Victor Hugo's tale of injustice, heroism and love follows the fortunes of Jean Valjean, an escaped convict determined to put his criminal past behind him. But his attempts to become a respected member of the community are constantly put under threat: by his own conscience, when, owing to a case of mistaken identity, another man is arrested in his place; and by the relentless investigations of the dogged policeman Javert. It is not simply for himself that Valjean must stay free, however, for he has sworn to protect the baby daughter of Fantine, driven to prostitution by poverty. A compelling and compassionate view of the victims of early nineteenth-century French society, Les Miserables is a novel on an epic scale, moving inexorably from the eve of the battle of Waterloo to the July Revolution of 1830.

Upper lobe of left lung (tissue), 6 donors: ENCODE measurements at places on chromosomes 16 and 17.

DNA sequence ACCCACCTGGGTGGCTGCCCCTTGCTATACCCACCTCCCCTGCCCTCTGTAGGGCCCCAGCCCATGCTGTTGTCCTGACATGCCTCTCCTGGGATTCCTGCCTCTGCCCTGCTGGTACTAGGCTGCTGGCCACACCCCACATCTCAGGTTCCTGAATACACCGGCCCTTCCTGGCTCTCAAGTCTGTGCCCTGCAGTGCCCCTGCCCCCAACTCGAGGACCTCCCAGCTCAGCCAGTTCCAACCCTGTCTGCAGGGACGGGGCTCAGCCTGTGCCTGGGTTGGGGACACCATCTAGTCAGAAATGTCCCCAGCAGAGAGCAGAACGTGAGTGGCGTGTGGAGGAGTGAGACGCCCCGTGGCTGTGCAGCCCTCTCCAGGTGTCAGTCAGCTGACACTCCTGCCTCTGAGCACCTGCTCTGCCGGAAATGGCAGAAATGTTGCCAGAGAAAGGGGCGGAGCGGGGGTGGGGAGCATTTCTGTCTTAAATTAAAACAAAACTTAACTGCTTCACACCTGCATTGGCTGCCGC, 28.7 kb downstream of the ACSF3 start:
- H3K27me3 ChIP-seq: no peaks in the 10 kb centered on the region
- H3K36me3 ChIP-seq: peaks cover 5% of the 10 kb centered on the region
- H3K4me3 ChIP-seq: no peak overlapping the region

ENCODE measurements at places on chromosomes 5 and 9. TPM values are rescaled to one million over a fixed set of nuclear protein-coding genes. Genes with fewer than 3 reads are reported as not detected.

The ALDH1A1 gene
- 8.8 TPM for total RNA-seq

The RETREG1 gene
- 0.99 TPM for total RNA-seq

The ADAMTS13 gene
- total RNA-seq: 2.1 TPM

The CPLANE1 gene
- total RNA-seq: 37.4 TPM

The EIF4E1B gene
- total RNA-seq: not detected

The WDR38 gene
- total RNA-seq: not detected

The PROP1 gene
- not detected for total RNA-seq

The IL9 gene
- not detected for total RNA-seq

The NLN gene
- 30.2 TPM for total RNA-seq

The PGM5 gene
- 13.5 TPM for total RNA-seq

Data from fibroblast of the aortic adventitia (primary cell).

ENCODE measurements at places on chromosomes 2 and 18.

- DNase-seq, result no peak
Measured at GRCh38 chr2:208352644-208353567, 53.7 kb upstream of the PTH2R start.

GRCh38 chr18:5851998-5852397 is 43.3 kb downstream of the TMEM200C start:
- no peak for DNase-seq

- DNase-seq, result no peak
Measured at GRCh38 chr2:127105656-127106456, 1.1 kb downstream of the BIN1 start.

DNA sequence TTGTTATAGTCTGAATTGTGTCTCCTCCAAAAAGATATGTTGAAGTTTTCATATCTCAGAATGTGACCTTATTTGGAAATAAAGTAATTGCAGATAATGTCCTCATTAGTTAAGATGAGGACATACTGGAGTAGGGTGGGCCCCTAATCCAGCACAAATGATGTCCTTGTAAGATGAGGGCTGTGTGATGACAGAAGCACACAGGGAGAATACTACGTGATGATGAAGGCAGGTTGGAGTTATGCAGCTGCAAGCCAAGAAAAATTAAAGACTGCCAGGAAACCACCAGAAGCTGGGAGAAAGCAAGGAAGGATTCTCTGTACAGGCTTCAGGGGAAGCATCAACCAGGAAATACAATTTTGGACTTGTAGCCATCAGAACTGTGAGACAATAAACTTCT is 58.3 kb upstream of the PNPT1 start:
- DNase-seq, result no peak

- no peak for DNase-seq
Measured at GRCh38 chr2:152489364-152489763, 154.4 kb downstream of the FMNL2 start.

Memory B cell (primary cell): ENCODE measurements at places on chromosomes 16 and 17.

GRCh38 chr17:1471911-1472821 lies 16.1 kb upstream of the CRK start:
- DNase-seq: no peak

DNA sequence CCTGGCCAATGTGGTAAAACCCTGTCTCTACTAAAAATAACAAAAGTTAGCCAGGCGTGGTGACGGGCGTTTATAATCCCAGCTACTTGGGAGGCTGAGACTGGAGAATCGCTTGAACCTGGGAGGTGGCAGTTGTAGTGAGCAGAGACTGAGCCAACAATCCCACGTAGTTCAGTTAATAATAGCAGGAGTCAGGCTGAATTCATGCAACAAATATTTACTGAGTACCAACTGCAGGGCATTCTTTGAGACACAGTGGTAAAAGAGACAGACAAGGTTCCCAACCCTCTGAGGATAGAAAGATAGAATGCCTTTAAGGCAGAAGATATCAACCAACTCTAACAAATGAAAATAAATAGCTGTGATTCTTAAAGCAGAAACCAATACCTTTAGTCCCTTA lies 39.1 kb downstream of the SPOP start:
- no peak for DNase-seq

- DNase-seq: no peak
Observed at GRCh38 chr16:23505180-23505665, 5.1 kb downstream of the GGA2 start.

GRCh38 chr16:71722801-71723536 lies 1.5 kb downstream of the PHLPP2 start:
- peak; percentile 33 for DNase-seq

Norman Denny's introduction to his lively English translation discusses Hugo's political and artistic aims in writing Les Miserables.
About the Author
The best-known of the French Romantic writers, Victor Hugo was a poet, novelist, dramatist, and political critic. Hugo was an avid supporter of French republicanism and advocate for social and political equality, themes that reflect most strongly in his works Les Mis?rables, Notre-Dame de Paris (The Hunchback of Notre-Dame), and Le Dernier jour d'un condamn? (The Last Day of a Condemned Man). Hugo's literary works were successful from the outset, earning him a pension from Louis XVIII and membership in the prestigious Acad?mie fran?aise, and influencing the work of literary figures such as Albert Camus, Charles Dickens, and Fyodor Dostoevsky. Elevated to the peerage by King Louis-Philippe, Hugo played an active role in French politics through the 1848 Revolution and into the Second and Third Republics. Hugo died in 1885, revered not only for his influence on French literature, but also for his role in shaping French democracy. He is buried in the Panth?on alongside Alexandre Dumas and ?mile Zola.